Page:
The Stop.Think.Connect. campaign has some simple tips for you to help protect yourself and your personal information while traveling:
- Password-protect your devices. Everyone tends to be very busy during the holidays and moving a mile a minute. If you put your phone down even for a moment, you give thieves potential access to all of your phone’s sensitive information such as photos, passwords, files, and more. By password-protecting your device, if it falls into the wrong hands, it will be harder for a thief to access your information.
- Downplay your laptop or smartphone. There’s no need to advertise to thieves that you received a new laptop or smartphone as a present. In public, keep your device close to your body and consider non-traditional bags for carrying your laptop.
- Be aware of your surroundings. If you do use your mobile device in a public area, pay attention to the people around you. Take precautions to shield yourself from "shoulder surfers" (i.e., make sure that no one can see you type your passwords or see any sensitive information on your screen).
- Turn Bluetooth off. Cyber criminals have the capability to pair their Bluetooth device with yours to steal personal information. Check your settings to ensure your Bluetooth is turned off when you do not need to use it.
- Be wary of public Wi-Fi networks. Only connect to secure networks, and only use those that ask for a network security key. Checking email or financial accounts or online shopping over an unsecure network provides an easy gateway for hackers to access your information. Also, read the privacy statement to see what that network provider may be collecting from your computer.
- Back up your files. If your portable device is stolen, it’s bad enough that someone else may be able to access your information. In addition, no one wants to lose their holiday vacation pictures or family videos. To avoid losing all of the information on your device, be sure to make a backup of important information and store the backup in a secure location.
Cybersecurity is a shared responsibility and each of us has a role to play. For more tips on how to stay safe this holiday season, visit www.dhs.gov/stopthinkconnect.
-Acting Assistant Secretary for Health Affairs Dr. Kathryn Brinsfield
An important part of the Department of Homeland Security’s (DHS) mission is strengthening national preparedness and resilience, including against potential chemical incidents whether they are accidental or by malicious intent. The effects of chemical incidents, such as the explosion in West, Texas or the chemical spill in West Virginia can be devastating.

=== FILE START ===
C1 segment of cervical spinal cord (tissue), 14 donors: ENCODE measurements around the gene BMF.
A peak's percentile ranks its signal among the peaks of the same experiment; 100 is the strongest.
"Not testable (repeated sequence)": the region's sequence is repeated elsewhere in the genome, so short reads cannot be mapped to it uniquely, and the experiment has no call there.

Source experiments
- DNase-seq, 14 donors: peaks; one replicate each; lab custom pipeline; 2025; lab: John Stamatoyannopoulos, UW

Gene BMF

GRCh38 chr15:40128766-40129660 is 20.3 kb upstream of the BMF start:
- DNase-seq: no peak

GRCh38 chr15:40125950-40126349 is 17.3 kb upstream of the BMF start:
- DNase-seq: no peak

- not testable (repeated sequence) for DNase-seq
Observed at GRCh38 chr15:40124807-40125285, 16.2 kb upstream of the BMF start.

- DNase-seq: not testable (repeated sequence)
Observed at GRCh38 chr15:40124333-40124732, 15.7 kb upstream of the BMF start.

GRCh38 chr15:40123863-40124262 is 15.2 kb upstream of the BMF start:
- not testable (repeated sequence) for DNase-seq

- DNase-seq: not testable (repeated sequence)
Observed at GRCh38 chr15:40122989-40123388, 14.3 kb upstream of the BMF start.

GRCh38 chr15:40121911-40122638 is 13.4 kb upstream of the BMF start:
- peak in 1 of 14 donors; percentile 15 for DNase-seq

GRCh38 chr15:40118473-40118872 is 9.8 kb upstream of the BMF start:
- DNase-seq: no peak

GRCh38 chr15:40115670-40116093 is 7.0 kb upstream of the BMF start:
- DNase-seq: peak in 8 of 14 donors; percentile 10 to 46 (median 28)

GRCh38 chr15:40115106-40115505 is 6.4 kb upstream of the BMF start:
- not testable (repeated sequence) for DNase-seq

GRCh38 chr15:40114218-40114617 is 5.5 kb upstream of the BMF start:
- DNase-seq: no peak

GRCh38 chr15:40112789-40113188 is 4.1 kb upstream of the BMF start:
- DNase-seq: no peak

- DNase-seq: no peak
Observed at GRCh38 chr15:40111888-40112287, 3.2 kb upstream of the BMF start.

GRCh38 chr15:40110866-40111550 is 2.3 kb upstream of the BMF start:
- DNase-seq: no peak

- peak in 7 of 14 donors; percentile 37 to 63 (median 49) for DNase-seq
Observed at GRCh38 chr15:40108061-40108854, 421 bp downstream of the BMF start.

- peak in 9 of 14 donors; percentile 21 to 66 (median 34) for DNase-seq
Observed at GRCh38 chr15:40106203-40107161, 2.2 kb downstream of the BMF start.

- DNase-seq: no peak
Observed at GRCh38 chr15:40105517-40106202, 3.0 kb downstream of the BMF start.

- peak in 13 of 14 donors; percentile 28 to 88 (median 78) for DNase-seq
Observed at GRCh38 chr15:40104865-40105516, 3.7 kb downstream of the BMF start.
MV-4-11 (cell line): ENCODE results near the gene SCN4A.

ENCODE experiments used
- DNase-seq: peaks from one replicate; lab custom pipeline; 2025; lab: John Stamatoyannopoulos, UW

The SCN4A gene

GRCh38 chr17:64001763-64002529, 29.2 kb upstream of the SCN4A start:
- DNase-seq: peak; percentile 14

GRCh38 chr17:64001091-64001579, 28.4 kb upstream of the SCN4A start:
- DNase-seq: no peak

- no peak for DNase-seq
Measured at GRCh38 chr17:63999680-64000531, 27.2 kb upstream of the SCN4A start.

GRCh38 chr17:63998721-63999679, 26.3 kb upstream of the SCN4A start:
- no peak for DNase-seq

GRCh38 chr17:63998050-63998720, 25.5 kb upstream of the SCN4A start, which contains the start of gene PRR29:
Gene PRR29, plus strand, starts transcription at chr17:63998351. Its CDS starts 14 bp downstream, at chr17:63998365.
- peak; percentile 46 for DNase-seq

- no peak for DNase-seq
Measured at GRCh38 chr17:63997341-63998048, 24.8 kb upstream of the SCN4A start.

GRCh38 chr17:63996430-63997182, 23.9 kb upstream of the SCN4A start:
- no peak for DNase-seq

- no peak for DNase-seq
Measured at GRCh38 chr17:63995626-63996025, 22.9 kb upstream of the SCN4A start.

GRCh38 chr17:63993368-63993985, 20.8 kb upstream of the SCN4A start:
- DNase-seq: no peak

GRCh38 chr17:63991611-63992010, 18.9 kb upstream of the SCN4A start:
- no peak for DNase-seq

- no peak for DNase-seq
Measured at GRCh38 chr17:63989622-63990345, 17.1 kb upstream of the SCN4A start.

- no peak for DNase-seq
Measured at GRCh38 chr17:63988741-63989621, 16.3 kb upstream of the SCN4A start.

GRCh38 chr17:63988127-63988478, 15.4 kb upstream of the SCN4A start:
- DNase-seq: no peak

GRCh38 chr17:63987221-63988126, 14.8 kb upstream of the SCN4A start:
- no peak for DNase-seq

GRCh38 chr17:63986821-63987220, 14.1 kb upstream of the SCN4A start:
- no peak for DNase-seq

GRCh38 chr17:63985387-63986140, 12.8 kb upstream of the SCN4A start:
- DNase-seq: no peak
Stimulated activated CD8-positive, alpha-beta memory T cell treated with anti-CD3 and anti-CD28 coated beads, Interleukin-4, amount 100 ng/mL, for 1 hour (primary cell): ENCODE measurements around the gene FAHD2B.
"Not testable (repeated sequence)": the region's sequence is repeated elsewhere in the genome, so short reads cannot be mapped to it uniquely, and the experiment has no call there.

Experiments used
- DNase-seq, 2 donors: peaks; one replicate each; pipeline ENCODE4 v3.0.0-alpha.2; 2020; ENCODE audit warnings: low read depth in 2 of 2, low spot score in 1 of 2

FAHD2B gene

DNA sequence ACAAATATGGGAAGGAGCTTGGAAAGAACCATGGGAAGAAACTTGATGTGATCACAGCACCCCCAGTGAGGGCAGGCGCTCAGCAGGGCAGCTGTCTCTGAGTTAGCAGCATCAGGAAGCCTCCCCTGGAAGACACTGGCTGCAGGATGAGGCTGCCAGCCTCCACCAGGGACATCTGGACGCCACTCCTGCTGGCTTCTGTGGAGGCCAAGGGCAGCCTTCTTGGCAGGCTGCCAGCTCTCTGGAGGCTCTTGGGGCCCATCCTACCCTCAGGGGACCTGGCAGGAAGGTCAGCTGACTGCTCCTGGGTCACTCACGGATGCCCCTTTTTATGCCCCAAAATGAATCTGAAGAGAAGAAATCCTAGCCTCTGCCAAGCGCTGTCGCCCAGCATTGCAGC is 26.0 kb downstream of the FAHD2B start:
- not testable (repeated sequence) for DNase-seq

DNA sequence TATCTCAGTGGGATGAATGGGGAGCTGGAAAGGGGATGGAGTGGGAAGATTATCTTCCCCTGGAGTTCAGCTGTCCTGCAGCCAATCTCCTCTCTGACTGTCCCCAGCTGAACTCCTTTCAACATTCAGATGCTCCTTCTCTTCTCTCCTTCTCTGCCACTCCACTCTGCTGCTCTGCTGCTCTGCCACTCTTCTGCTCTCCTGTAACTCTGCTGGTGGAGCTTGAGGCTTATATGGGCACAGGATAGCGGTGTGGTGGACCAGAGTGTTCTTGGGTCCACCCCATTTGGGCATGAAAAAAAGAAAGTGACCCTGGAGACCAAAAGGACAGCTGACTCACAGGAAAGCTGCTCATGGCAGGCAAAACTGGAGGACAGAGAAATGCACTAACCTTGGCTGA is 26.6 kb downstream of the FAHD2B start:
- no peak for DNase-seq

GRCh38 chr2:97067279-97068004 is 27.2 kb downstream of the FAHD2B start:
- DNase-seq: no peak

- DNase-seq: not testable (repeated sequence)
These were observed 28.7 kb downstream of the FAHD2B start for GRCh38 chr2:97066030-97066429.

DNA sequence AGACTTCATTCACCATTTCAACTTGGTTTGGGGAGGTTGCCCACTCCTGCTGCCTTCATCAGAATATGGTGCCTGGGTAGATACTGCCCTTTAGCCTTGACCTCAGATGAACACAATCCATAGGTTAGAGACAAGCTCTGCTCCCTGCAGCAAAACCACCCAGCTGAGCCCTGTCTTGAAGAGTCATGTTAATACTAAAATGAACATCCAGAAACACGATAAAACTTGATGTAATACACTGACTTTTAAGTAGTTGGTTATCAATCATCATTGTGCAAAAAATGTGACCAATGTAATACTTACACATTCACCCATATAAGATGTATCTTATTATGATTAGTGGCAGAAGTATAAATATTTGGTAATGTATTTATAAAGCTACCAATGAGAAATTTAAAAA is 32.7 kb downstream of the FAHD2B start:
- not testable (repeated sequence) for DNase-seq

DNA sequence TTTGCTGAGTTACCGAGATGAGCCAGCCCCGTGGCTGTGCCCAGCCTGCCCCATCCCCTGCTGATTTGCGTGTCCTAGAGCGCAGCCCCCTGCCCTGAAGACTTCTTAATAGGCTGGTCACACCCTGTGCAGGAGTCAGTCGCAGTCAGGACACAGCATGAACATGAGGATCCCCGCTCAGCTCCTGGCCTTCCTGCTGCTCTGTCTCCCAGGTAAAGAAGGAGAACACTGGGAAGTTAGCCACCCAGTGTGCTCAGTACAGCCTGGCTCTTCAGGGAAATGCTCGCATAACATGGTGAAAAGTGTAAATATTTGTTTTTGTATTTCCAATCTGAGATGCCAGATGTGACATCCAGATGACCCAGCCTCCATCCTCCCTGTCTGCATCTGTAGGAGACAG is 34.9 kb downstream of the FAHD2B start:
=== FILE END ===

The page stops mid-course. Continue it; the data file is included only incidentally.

That is why the Department of Homeland Security (DHS) Office of Health Affairs (OHA) Chemical Defense Program, partnered with Department of Health and Human Services (HHS), Office of the Assistant Secretary for Preparedness and Response (ASPR) and a working group comprised of various partners to research and write “Patient Decontamination in a Mass Chemical Exposure Incident: National Planning Guidance for Communities.” Compiled from evidence-based information, the document focuses on providing options for responses to events like chemical release and mass casualties.
This guidance is intended to support state and local civilian first responders and health care receivers, along with emergency managers, public health practitioners, law enforcement officials, and risk communications experts who are the nation’s first line of defense, and must be prepared to respond to potential chemical incidents.
Developed specifically for local communities, the document provides guidance as a tool to be added to the local planner’s toolkit. Providing evidence-based guidance and lessons learned before an incident occurs minimizes catastrophic effects and allows for information sharing between departments in order to enhance preparedness and improve response plans for these types of events.
During the development of this guidance, the Mass Human Chemical Decontamination Working Group (a federal interagency, working group of experts) identified three categories to address:
- risk assessment and decision making
- decontamination process and procedure
- evaluation of results and patient follow-up
The working group developed this national planning guidance with the advice of a larger group of federal and non-federal subject matter experts in emergency response, emergency medicine, toxicology, risk communication, behavioral health and other relevant fields.
The working group was established at the request of the White House National Security Council and co-chaired by the Department of Health and Human Services (HHS), Office of the Assistant Secretary for Preparedness and Response (ASPR) and the Department of Homeland Security (DHS), Office of Health Affairs (OHA).
The approach in this guidance is flexible and scalable according to the resource and capability limitations of the community. The recommendations should be adapted as each unique community sees fit according to their own hazard and risk assessment. Examples of how this guidance might be used include: